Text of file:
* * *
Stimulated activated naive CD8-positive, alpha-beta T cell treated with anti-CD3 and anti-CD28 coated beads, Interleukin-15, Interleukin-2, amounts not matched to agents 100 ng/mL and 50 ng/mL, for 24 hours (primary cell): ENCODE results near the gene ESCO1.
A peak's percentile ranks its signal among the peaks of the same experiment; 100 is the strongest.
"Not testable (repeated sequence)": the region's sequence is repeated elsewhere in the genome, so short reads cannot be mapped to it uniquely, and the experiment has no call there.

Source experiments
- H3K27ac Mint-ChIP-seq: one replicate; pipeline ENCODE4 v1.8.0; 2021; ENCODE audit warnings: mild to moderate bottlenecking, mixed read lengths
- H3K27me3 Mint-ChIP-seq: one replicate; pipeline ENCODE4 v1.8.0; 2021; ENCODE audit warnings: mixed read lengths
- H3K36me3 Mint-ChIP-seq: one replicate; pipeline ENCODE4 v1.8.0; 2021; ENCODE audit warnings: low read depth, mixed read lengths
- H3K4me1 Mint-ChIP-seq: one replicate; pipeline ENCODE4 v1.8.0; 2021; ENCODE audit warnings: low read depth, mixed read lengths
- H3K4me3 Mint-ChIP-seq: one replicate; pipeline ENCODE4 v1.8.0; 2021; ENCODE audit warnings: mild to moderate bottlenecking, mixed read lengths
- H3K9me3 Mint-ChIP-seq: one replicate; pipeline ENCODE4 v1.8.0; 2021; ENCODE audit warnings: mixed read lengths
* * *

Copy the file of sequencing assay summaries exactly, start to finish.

Stimulated activated naive CD8-positive, alpha-beta T cell treated with anti-CD3 and anti-CD28 coated beads, Interleukin-15, Interleukin-2, amounts not matched to agents 100 ng/mL and 50 ng/mL, for 24 hours (primary cell): ENCODE results near the gene ESCO1.
A peak's percentile ranks its signal among the peaks of the same experiment; 100 is the strongest.
"Not testable (repeated sequence)": the region's sequence is repeated elsewhere in the genome, so short reads cannot be mapped to it uniquely, and the experiment has no call there.

Source experiments
- H3K27ac Mint-ChIP-seq: one replicate; pipeline ENCODE4 v1.8.0; 2021; ENCODE audit warnings: mild to moderate bottlenecking, mixed read lengths
- H3K27me3 Mint-ChIP-seq: one replicate; pipeline ENCODE4 v1.8.0; 2021; ENCODE audit warnings: mixed read lengths
- H3K36me3 Mint-ChIP-seq: one replicate; pipeline ENCODE4 v1.8.0; 2021; ENCODE audit warnings: low read depth, mixed read lengths
- H3K4me1 Mint-ChIP-seq: one replicate; pipeline ENCODE4 v1.8.0; 2021; ENCODE audit warnings: low read depth, mixed read lengths
- H3K4me3 Mint-ChIP-seq: one replicate; pipeline ENCODE4 v1.8.0; 2021; ENCODE audit warnings: mild to moderate bottlenecking, mixed read lengths
- H3K9me3 Mint-ChIP-seq: one replicate; pipeline ENCODE4 v1.8.0; 2021; ENCODE audit warnings: mixed read lengths